Relevance of unitarism to employment relations
‘Employee relations’ is the modern term used by organisations today and has largely replaced the phrase ‘industrial relations’ (Rose, 2008). Industrial or employment relations describe the relationship that exists between employers and employees in an organisation (Rose, 2008). In order for a company to achieve its objectives, managers need to work hand in hand with the front-line employees to create employee engagement in the company (Mullins, 2002). Employee engagement can be created through team work, training and development, employee involvement in decision making and policies to favour work-life balance (Rose, 2008). Communication in an organisation is very important for organisations in order to create a strong relationship between employers and employees. In short, employee relations can be described using three main perspectives that can be used to understand workplace relations; Unitarism, Pluralist and radical (Godfrey 1999: Rose, 2008). Each has a different perspective regarding conflicts, job regulations and role of unions.
The concept of unitarism is an American model that assumes that every member in the organisation belongs to a team or group that works towards a common goal by sharing the same objectives and working in harmony (Benedix, 2000). This means that conflicting objectives that arise in the teams or the organisation as a whole are seen as being negative with regards the organisation’s success. The organisation is perceived as being a happy family where the management and other members of the organisation have common objectives and work together to achieve these objectives (Muller, 1996; Benedix, 2000); loyalty and trust are the basis of such an organisation that practises unitarism (Muller, 1996). In this case trade unions are arguably not necessary because there is mutual trust and loyalty on both the side of the employer and that of the employees, and conflict is always looked at as a negative attitude (Benedix, 2000). This is the opposite of the pluralist perspective where different groups or teams have different objectives from each other and where the role of the manager is to persuade and co-ordinate. Conflicts in the pluralist model are dealt with through a process of collective bargaining (Muller, 1996). According to research carried out by CIPD (Chartered Institute of Personnel Development) in 2005, those involved in employee relations should be able to know and understand the following:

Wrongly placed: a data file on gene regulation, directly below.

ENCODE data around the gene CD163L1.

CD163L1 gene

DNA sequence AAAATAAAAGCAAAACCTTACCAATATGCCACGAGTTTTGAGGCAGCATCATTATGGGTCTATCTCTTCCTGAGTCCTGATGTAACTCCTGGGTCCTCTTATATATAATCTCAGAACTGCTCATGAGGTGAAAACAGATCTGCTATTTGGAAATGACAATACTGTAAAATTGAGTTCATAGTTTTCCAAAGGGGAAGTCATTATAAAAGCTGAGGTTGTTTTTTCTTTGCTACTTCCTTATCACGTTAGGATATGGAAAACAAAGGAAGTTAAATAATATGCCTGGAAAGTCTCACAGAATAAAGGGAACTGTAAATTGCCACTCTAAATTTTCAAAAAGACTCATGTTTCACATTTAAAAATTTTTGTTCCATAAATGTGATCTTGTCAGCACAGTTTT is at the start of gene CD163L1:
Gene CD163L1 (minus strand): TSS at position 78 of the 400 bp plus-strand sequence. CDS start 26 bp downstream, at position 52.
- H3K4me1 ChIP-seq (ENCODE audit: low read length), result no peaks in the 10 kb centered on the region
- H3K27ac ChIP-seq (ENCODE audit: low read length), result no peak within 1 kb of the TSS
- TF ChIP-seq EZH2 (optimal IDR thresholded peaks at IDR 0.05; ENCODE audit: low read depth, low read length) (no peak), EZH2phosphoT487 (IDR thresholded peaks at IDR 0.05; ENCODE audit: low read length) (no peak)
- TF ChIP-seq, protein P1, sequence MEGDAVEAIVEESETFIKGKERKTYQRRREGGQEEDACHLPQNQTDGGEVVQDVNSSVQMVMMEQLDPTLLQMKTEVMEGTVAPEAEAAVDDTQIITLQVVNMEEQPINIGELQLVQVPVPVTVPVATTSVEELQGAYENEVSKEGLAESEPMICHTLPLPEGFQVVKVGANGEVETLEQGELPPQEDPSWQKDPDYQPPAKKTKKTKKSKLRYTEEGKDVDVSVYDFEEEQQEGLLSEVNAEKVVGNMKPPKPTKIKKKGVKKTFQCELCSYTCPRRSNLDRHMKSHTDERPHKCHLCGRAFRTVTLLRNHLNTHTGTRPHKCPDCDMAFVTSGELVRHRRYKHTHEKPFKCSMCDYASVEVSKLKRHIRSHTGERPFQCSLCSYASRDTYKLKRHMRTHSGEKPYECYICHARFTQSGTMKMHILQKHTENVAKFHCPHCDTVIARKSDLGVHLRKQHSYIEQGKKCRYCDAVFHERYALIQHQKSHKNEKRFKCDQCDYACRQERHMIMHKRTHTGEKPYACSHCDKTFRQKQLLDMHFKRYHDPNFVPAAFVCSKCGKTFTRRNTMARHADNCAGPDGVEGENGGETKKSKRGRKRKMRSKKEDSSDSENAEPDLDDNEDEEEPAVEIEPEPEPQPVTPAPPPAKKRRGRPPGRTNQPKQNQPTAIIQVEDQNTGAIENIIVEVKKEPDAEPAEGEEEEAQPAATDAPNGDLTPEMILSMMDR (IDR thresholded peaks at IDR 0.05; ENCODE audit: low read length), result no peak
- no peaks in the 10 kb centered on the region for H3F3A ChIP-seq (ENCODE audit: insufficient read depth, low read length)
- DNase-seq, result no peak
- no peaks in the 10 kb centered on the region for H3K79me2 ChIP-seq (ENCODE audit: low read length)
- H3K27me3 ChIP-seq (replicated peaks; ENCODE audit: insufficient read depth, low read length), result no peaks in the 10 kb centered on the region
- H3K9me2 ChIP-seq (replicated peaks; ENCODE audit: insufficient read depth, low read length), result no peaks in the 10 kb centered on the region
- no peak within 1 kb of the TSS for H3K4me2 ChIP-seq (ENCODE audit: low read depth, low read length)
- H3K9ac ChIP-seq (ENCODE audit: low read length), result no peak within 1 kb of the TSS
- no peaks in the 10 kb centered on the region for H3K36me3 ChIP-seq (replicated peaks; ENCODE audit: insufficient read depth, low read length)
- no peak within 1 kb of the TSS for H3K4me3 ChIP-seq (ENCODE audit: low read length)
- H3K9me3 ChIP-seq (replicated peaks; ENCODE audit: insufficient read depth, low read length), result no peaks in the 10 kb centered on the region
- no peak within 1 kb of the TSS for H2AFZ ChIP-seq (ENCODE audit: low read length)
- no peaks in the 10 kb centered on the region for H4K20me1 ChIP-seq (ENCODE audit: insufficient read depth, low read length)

- understanding labour law in the country where the organisation is operating
- Negotiation skills to negotiate with trade unions and employees
- Understanding and being aware of employee feelings and attitude towards work and personal life
- Having a good knowledge of the business operations, culture, values and goals
- Understand how trust and respect can be developed in the organisation between the employer and the employees
- Understanding and knowing the work structure
- How to facilitate communication within the organisation and between managers and employees
- Being aware of employment laws
Unitarism tends to create an environment where employees can trust employers and take what they say at face value, without any doubt. Unitarism is arguably mostly practiced in Arabic countries where the relationship between employees and employers is based on trust and loyalty, though this can facilitate corrupt practices through a lack of transparency. Managers are hired based on their loyalty and not solely their experience, and this can encourage cronyism and nepotism. Trust and loyalty are very important aspects of unitarism and therefore needed by organisations to understand how employees feel and their attitudes towards work and the organisation as a whole.